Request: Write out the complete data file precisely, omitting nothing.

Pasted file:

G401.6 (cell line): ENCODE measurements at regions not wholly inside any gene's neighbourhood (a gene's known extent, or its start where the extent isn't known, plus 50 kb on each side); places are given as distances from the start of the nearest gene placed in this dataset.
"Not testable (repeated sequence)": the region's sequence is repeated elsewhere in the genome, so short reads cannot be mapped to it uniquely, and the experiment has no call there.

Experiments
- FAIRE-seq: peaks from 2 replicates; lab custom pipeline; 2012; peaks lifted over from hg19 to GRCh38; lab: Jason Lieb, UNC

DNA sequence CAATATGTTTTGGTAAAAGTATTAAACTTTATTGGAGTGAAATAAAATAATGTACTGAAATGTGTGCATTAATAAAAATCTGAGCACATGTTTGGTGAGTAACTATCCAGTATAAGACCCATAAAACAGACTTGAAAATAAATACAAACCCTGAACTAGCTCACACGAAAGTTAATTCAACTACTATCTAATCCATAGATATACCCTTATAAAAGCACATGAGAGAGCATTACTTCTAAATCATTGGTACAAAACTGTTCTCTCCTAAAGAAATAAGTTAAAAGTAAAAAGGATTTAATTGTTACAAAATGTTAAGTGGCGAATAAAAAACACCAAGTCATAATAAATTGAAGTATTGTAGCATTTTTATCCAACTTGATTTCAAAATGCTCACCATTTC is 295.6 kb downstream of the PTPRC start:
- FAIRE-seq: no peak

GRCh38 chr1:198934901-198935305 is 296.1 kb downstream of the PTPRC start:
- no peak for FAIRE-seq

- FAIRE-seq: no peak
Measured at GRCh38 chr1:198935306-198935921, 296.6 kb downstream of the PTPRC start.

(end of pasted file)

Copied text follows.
G401.6 (cell line): ENCODE measurements at regions not wholly inside any gene's neighbourhood (a gene's known extent, or its start where the extent isn't known, plus 50 kb on each side); places are given as distances from the start of the nearest gene placed in this dataset.
"Not testable (repeated sequence)": the region's sequence is repeated elsewhere in the genome, so short reads cannot be mapped to it uniquely, and the experiment has no call there.

Experiments
- FAIRE-seq: peaks from 2 replicates; lab custom pipeline; 2012; peaks lifted over from hg19 to GRCh38; lab: Jason Lieb, UNC

DNA sequence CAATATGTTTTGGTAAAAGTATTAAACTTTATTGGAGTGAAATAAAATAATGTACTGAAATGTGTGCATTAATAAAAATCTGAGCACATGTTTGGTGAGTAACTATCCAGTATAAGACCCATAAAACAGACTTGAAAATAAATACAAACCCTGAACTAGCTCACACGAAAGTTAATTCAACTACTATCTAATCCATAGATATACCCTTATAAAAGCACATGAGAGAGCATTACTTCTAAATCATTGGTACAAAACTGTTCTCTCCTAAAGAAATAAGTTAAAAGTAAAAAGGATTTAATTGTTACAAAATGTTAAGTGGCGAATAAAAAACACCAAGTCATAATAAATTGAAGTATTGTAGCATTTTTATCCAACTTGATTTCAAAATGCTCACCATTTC is 295.6 kb downstream of the PTPRC start:
- FAIRE-seq: no peak

GRCh38 chr1:198934901-198935305 is 296.1 kb downstream of the PTPRC start:
- no peak for FAIRE-seq

- FAIRE-seq: no peak
Measured at GRCh38 chr1:198935306-198935921, 296.6 kb downstream of the PTPRC start.